By Aaron Velasco
Boston University News Service
BOSTON — Memorial services and vigils across the country brought a time for reflection and mourning last week, as the nation marked the 20th anniversary of the 9/11 terrorist attacks.
Among the many events held across Massachusetts, Boston hosted a number of ceremonies, including a gathering outside the State House at Ashburton Park. Joined by families of the fallen, residents and public figures, uniformed firefighters surrounded the Fallen Firefighter Memorial, holding flags and instruments to honor the fallen.
“I know how important it is, for all those who lost someone on 9/11, that we continue to honor them, to talk about them,” Gov. Charlie Baker said, in a public address. “To keep them alive in our memories, in our stories, in our hearts.”
The memorial was also held to pay respects to the firefighters who have died since September 11, 2001, Baker said, mentioning the late Worcester firefighter Lt. Jason Menard, who died in 2019 helping two other firefighters escape from a burning home.
“These stories of terrible tragedy often have an enormously redeeming factor,” Baker said. “That redeeming factor comes with the lives that are saved, the tragedies that are avoided, and the opportunity it presents for others to make memories and share a life.”
Menard’s name and the names of hundreds of other deceased firefighters were said aloud by various fire chiefs and leaders and added to the Ring of Honor, a circle of engraved names around the memorial statue commemorating the rescuers’ service and sacrifice. The full list of added names can be found here.
Michael Papagni, president of the Worcester Firefighters Local 1009, said Saturday was a day to respect the fatal price the heroic firefighters paid, remembering the loss of life on Sept. 11, in addition to those lost since, including Menard.
Hundreds of people also marched on Seaport Boulevard outside the Massachusetts Fallen Heroes Memorial on Friday, Sept. 10, carrying lit candles for the victims of 9/11 while also paying tribute to service members who lost their lives fighting in subsequent wars.
Mary Ellen Callahan, a founding member of the vigil’s organizer, Massachusetts Fallen Heroes, recounted the horror she and her family felt in New York watching the Twin Towers fall. Her son later died serving in the Marines.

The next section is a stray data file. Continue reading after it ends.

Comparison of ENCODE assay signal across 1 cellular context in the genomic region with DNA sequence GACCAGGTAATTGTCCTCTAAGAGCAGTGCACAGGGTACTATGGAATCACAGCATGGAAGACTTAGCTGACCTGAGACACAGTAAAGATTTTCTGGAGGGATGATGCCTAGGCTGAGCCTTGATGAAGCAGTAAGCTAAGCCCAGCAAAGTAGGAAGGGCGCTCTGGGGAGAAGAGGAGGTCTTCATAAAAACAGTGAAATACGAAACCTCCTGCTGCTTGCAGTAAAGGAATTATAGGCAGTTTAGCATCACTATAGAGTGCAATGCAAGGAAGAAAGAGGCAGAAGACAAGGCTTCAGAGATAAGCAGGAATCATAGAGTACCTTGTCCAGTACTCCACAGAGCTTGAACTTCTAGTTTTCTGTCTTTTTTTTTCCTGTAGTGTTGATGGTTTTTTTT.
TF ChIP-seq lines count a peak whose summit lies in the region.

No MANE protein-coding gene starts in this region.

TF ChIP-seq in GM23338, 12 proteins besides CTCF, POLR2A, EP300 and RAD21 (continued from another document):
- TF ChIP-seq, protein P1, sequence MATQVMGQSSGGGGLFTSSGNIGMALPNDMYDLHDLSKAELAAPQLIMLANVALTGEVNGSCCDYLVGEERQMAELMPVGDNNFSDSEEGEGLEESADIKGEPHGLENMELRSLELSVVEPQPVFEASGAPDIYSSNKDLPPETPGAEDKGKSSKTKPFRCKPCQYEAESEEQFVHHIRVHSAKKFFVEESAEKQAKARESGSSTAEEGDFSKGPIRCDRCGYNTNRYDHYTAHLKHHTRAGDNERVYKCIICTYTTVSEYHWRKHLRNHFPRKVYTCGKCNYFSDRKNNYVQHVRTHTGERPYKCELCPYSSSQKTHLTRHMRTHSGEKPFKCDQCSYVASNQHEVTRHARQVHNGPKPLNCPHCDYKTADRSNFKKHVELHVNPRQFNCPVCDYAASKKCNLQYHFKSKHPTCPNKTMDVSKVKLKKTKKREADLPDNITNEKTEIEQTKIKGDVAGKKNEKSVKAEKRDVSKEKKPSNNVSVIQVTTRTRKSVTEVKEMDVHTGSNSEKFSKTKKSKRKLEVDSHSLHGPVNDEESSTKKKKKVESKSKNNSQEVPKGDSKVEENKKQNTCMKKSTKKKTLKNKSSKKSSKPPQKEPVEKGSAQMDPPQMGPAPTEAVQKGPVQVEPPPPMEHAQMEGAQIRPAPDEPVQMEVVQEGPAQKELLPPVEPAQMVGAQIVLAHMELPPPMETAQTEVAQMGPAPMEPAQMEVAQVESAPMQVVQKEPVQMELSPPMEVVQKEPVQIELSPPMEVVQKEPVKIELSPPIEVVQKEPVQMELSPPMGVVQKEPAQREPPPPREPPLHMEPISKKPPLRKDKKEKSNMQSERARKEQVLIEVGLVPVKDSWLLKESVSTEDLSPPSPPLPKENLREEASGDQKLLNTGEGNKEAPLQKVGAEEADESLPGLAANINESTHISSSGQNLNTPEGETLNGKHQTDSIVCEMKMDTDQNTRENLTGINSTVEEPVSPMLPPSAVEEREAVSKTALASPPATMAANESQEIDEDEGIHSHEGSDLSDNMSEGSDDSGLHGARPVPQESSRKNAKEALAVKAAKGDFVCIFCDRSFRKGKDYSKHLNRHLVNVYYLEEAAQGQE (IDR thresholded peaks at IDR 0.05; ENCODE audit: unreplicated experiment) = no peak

“Tonight as we stand as a community to honor our fallen heroes, who dedicated their lives to serving us since 9/11,” Callahan said. “As the aunt of two active-duty Marines, I ask each of you to continue to acknowledge and respect those who serve.”
Callahan later said that she felt great happiness because of the amount of communal support amongst families at the candlelight vigil, but also great fear and sadness at the loss of life in the Kabul airport and the suffering of the Afghans since the U.S. withdrawal weeks ago.
During the vigil, the names of those who died on the battlefield or as a member of the armed forces were said aloud and a matching flag designating their branch of the military was placed on an emerald patch of grass near the memorial to carry their memory. The full list can be found here.
Keavin Duffy, brother of the late Sergeant Shane P. Duffy, spoke to the mass of mourners about his immense sadness over his brother’s death.
“The world lost a great light that barely started to shine on the day that Shane was killed,” he said. “Since that day, my life has not been the same.”
The late Sergeant Duffy was motivated to join the military after the 9/11 attacks. He did two tours of duty in Iraq, earning a gold star and purple heart before his death. He was killed in battle trying to carry a wounded soldier behind cover, Duffy said.
“Twenty years on, we’re still adding names,” he said. “We’re still adding names to those that were killed by those terrorists on 9/11. We’re still adding names to those that have been killed due to the wars on terror that followed. What would the world be like without 9/11?”